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Drug Treatment Review

Peter Sandner, Peter Berger, Christoph Zenzmaier
Fibrotic diseases cause high rates of morbidity and mortality, and their incidence increases with age. Despite intense research and development efforts, effective and well-tolerated antifibrotic treatments are scarce. Transforming growth factor-β signaling, which is widely considered the most important profibrotic factor, causes a pro-oxidant shift in redox homeostasis and a concomitant decrease in nitric oxide (NO) signaling. The NO/cyclic guanosine monophosphate (cGMP) signaling cascade plays a pivotal role in the regulation of cell and organ function in whole-body hemostasis...
October 27, 2016: Gerontology
Nilesh Chande, Cassandra M Townsend, Claire E Parker, John K MacDonald
BACKGROUND: The results from controlled clinical trials investigating the efficacy of azathioprine and 6-mercaptopurine for the treatment of active Crohn's disease have been conflicting and controversial. An updated meta-analysis was performed to assess the effectiveness of these drugs for the induction of remission in active Crohn's disease. OBJECTIVES: The primary objective was to determine the efficacy and safety of azathioprine and 6-mercaptopurine for induction of remission in active Crohn's disease...
October 26, 2016: Cochrane Database of Systematic Reviews
Athumani M Ramadhani, Tamsyn Derrick, David Macleod, Martin J Holland, Matthew J Burton
BACKGROUND: Trachoma is a blinding disease, initiated in early childhood by repeated conjunctival infection with the obligate intracellular bacterium Chlamydia trachomatis. The population prevalence of the clinical signs of active trachoma; ''follicular conjunctivitis" (TF) and/or ''intense papillary inflammation" (TI), guide programmatic decisions regarding the initiation and cessation of mass drug administration (MDA). However, the persistence of TF following resolution of infection at both the individual and population level raises concerns over the suitability of this clinical sign as a marker for C...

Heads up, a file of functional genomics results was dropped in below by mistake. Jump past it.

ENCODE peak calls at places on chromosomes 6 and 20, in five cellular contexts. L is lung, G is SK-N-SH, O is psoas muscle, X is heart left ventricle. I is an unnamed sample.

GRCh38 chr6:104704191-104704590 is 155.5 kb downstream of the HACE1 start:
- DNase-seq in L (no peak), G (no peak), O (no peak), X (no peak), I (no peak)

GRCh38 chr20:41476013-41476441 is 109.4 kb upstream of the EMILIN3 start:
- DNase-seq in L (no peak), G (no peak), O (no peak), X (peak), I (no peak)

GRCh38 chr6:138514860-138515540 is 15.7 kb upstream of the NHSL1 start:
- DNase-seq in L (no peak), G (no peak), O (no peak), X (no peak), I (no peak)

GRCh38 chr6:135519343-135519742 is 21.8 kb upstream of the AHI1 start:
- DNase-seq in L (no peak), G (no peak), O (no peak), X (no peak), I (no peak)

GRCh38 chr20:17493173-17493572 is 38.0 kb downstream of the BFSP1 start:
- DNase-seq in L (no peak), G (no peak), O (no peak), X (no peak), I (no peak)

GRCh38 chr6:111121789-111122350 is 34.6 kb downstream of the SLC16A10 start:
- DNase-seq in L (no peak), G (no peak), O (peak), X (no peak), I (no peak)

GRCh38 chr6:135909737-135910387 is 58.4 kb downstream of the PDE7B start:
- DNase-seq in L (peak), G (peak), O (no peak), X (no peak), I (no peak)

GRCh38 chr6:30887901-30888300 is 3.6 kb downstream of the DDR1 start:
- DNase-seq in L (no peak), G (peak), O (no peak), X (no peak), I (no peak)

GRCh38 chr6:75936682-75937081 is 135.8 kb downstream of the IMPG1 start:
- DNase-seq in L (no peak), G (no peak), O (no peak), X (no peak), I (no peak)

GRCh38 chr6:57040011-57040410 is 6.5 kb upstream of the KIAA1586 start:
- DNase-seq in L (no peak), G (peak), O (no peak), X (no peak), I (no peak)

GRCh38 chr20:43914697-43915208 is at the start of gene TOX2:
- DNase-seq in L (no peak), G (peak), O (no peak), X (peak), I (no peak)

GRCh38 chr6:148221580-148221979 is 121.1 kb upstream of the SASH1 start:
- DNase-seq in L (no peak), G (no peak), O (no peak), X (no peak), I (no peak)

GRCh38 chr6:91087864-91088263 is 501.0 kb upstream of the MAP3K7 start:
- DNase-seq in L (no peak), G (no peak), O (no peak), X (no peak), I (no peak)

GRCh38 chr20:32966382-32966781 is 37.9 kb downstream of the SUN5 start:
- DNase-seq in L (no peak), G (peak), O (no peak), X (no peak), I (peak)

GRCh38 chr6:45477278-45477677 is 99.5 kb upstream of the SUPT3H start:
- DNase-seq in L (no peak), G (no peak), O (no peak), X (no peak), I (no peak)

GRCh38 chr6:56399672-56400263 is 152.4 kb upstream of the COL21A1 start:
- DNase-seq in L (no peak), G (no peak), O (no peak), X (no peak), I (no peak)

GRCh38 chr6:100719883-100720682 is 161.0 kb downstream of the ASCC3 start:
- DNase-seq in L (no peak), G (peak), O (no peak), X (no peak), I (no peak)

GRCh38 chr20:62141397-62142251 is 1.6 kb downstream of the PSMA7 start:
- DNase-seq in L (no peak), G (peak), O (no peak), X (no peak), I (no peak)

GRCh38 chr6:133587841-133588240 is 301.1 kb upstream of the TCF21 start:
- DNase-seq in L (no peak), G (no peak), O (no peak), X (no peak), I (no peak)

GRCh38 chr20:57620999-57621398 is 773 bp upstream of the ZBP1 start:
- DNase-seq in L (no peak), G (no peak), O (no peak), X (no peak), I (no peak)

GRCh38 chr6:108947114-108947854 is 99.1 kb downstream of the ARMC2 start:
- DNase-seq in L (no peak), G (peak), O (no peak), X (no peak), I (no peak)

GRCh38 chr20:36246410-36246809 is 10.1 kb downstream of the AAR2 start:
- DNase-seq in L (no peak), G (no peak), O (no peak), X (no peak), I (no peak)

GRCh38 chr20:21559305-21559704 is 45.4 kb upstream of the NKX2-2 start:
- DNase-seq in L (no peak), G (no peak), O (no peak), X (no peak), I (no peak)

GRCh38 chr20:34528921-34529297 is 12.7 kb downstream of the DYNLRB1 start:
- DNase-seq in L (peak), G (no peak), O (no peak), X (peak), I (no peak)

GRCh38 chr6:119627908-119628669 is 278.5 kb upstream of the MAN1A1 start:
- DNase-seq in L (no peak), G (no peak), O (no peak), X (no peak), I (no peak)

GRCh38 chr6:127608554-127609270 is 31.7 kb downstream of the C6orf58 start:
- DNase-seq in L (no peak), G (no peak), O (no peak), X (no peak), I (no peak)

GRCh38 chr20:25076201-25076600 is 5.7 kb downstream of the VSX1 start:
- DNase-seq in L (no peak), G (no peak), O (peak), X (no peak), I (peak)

October 2016: PLoS Neglected Tropical Diseases
Jason Shafrin, Taylor T Schwartz, Darius N Lakdawalla, Felicia M Forma
BACKGROUND: Nonadherence to antipsychotic medication among patients with schizophrenia results in poor symptom management and increased health care and other costs. Despite its health impact, medication adherence remains difficult to accurately assess. New technologies offer the possibility of real-time patient monitoring data on adherence, which may in turn improve clinical decision making. However, the economic benefit of accurate patient drug adherence information (PDAI) has yet to be evaluated...
November 2016: Journal of Managed Care & Specialty Pharmacy
Claudiu T Supuran
The enzyme carbonic anhydrase (CA, EC is found in numerous organisms across the tree of life, with seven distinct classes known to date. CA inhibition can be exploited for the treatment of edema, glaucoma, seizures, obesity, cancer and infectious diseases. A myriad of CA inhibitor (CAI) classes and inhibition mechanisms have been identified over the past decade, mainly through structure-based drug design approaches. Five different CA inhibition mechanisms are presently known. Areas covered: Recent advances in structure-based CAI design are reviewed, with periodic table-based organization of inhibitor classes...
October 26, 2016: Expert Opinion on Drug Discovery
Rama I Mahran, Magda M Hagras, Duxin Sun, Dean E Brenner